Blacksher recommends that, instead of snail mail, you send an e-mail reiterating your interest and stating when, exactly, you sent your resume and for what position.
Yes, it’s sure to get noticed. But is that a good thing? A growing number of professionals we talk to view a FedEx package as over the top.
Other creepy means of following up, courtesy of Adam Kruse, a hiring manager at The Hermann London Group, a real estate brokerage in St. Louis, and Shawn Graham, a career expert blogger for Fast Company magazine:
Whether or not the ATS tracks and records your follow-up contact can depend on whether a candidate has followed directions, said Jacob J. Gabrie, CEO of Town Center Realty Group, Inc., who uses a proprietary ATS to track candidates at Town Center and a subsidiary company. At Town Center, if the instructions are clear and the applicant contacts the company in an undirected manner, they’re eliminated from consideration, he said.
Elene Cafasso, an executive and personal coach at Enerpace, Inc., uses her marketing background to help her clients craft a contact strategy that encompasses all phases of job search communication.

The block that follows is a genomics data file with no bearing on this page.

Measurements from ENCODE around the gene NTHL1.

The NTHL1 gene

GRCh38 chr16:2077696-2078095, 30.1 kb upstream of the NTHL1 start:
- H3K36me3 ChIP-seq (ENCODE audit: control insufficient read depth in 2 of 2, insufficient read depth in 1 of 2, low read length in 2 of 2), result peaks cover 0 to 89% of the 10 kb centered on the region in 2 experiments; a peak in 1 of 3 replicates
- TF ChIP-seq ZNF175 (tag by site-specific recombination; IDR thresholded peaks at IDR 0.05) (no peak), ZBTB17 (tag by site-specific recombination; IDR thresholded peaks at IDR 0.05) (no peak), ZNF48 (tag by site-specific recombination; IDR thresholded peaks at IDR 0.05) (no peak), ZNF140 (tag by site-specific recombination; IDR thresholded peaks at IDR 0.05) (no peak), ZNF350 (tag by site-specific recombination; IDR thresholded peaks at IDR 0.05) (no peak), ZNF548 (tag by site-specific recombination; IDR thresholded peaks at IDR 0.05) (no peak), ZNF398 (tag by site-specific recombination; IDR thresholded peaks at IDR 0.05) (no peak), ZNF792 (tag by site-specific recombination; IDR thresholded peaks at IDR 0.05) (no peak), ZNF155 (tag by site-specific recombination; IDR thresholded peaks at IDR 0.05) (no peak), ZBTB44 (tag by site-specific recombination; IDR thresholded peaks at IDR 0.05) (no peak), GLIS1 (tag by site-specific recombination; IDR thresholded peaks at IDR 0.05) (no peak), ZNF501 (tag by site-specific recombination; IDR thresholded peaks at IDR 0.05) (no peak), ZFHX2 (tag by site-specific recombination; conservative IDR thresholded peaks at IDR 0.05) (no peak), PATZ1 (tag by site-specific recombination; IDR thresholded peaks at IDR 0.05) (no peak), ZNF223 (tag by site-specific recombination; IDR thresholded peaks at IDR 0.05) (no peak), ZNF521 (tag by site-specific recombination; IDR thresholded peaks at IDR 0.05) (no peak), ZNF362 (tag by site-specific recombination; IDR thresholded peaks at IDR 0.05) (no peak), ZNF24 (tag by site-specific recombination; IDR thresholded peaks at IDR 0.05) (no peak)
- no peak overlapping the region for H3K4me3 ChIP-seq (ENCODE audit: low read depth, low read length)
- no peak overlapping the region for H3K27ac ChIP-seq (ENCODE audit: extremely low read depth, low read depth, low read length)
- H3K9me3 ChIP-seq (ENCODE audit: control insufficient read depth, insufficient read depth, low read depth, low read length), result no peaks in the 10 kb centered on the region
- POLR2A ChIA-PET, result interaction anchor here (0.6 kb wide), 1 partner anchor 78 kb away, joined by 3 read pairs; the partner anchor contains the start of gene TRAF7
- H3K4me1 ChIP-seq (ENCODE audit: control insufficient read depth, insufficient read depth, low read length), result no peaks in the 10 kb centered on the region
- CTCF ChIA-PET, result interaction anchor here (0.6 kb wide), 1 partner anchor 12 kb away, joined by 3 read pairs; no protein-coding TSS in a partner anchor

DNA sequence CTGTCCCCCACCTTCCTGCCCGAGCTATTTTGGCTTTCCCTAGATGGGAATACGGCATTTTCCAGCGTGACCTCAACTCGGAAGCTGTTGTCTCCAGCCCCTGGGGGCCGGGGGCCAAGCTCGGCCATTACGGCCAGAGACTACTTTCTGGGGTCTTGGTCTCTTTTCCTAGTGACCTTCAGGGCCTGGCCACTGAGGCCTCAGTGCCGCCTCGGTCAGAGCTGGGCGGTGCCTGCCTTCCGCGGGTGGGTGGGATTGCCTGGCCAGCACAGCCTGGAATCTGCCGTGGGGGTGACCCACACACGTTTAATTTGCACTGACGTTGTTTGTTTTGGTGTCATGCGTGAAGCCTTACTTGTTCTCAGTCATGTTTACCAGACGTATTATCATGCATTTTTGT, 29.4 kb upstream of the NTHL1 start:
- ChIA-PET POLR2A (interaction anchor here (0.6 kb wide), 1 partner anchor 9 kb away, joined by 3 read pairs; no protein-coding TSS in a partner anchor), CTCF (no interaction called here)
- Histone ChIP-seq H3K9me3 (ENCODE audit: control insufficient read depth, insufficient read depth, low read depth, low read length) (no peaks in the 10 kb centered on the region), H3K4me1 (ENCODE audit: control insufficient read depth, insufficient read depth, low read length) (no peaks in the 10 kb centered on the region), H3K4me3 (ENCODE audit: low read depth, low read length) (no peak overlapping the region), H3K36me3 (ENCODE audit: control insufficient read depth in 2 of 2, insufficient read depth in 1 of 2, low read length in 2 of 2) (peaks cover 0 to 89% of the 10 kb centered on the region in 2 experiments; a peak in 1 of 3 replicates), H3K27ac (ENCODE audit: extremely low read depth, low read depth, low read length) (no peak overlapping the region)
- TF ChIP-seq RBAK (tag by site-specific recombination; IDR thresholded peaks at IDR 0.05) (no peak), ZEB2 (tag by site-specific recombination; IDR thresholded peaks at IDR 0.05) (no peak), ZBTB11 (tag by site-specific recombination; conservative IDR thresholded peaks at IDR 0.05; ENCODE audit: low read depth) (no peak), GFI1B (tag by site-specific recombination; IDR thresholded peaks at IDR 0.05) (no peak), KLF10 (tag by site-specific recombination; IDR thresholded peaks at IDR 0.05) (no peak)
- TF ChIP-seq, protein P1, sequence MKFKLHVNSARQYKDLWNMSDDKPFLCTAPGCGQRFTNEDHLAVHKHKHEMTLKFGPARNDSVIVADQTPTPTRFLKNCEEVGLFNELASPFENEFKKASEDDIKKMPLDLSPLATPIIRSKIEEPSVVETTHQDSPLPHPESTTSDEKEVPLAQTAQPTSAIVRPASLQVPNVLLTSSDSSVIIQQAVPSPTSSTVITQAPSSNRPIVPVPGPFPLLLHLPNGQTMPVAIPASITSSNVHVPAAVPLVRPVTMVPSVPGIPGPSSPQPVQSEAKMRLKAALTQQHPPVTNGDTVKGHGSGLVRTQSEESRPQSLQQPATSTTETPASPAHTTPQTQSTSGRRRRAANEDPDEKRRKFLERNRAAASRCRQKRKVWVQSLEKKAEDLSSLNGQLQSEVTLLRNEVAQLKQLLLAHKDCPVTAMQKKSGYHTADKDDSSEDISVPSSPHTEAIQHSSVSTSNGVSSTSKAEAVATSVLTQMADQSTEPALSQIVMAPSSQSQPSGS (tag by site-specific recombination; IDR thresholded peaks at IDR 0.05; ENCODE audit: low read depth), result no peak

Such a strategy includes frequency and methods of follow-up and what messaging should be used in each. For example, after submitting a resume, she counsels her clients to wait a week and then call. If they receive no reply to that call, they can follow up again by phone or e-mail three days later. And then that’s it; no more calls, she said.
Having a schedule like this “eliminates the angst over each application and every non-reply,” Cafasso said. “It normalizes the fact that multiple follow-ups are to be expected, so my clients don't take offense and start making up reasons why they haven't heard anything. I've had a client apply in September and not hear anything until January!”
A contact strategy also helps you gain control over the process. “They are doing what they CAN do, and, more importantly, they can decide when to stop the follow-up,” she said. “It's very powerful to send that final message that says something like, ‛I know how busy you are and do not want to pester you. Since I've not yet heard back from you with a status on my application, I will assume that you have filled the position. I would welcome an opportunity with xyz company should a similar position become available.’ ”
Correction: Megan Blacksher is a senior HR consultant at CareerSparx. An earlier version of this article incorrectly identified her as a career counselor. Blacksher made several statements that were incorrectly attributed to Connie Sung, a career counselor and instructor at CareerSparx, in an earlier version of this article.